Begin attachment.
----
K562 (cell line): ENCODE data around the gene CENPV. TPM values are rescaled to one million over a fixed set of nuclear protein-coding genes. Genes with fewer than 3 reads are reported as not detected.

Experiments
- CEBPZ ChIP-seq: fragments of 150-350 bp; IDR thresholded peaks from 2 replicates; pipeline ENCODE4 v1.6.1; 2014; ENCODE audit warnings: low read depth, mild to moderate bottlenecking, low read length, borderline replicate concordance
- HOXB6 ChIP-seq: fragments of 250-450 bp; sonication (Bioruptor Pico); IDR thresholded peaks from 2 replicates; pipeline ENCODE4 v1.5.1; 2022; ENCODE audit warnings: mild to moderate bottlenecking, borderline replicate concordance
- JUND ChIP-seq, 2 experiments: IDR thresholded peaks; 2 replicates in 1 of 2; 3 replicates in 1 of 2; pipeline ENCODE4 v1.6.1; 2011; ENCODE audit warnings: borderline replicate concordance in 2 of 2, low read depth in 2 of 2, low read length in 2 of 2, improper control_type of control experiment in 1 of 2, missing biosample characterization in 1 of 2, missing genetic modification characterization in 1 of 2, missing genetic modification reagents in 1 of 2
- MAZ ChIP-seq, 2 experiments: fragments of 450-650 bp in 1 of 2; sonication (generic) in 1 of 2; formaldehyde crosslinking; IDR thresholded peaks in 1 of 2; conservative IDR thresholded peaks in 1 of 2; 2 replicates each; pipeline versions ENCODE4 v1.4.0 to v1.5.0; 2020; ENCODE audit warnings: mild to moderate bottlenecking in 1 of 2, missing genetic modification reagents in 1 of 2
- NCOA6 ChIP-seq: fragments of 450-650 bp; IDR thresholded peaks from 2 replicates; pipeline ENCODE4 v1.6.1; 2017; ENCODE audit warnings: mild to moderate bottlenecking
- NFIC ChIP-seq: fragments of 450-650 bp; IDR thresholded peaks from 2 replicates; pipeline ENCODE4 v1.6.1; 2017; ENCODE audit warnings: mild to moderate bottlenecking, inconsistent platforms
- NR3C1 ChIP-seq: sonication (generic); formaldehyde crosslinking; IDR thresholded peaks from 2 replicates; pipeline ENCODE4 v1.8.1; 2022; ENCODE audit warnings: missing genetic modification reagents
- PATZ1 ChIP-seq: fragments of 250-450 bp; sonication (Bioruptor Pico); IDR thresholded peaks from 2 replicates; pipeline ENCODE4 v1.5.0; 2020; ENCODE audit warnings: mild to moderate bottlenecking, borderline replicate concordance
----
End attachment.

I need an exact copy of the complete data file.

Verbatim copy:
K562 (cell line): ENCODE data around the gene CENPV. TPM values are rescaled to one million over a fixed set of nuclear protein-coding genes. Genes with fewer than 3 reads are reported as not detected.

Experiments
- CEBPZ ChIP-seq: fragments of 150-350 bp; IDR thresholded peaks from 2 replicates; pipeline ENCODE4 v1.6.1; 2014; ENCODE audit warnings: low read depth, mild to moderate bottlenecking, low read length, borderline replicate concordance
- HOXB6 ChIP-seq: fragments of 250-450 bp; sonication (Bioruptor Pico); IDR thresholded peaks from 2 replicates; pipeline ENCODE4 v1.5.1; 2022; ENCODE audit warnings: mild to moderate bottlenecking, borderline replicate concordance
- JUND ChIP-seq, 2 experiments: IDR thresholded peaks; 2 replicates in 1 of 2; 3 replicates in 1 of 2; pipeline ENCODE4 v1.6.1; 2011; ENCODE audit warnings: borderline replicate concordance in 2 of 2, low read depth in 2 of 2, low read length in 2 of 2, improper control_type of control experiment in 1 of 2, missing biosample characterization in 1 of 2, missing genetic modification characterization in 1 of 2, missing genetic modification reagents in 1 of 2
- MAZ ChIP-seq, 2 experiments: fragments of 450-650 bp in 1 of 2; sonication (generic) in 1 of 2; formaldehyde crosslinking; IDR thresholded peaks in 1 of 2; conservative IDR thresholded peaks in 1 of 2; 2 replicates each; pipeline versions ENCODE4 v1.4.0 to v1.5.0; 2020; ENCODE audit warnings: mild to moderate bottlenecking in 1 of 2, missing genetic modification reagents in 1 of 2
- NCOA6 ChIP-seq: fragments of 450-650 bp; IDR thresholded peaks from 2 replicates; pipeline ENCODE4 v1.6.1; 2017; ENCODE audit warnings: mild to moderate bottlenecking
- NFIC ChIP-seq: fragments of 450-650 bp; IDR thresholded peaks from 2 replicates; pipeline ENCODE4 v1.6.1; 2017; ENCODE audit warnings: mild to moderate bottlenecking, inconsistent platforms
- NR3C1 ChIP-seq: sonication (generic); formaldehyde crosslinking; IDR thresholded peaks from 2 replicates; pipeline ENCODE4 v1.8.1; 2022; ENCODE audit warnings: missing genetic modification reagents
- PATZ1 ChIP-seq: fragments of 250-450 bp; sonication (Bioruptor Pico); IDR thresholded peaks from 2 replicates; pipeline ENCODE4 v1.5.0; 2020; ENCODE audit warnings: mild to moderate bottlenecking, borderline replicate concordance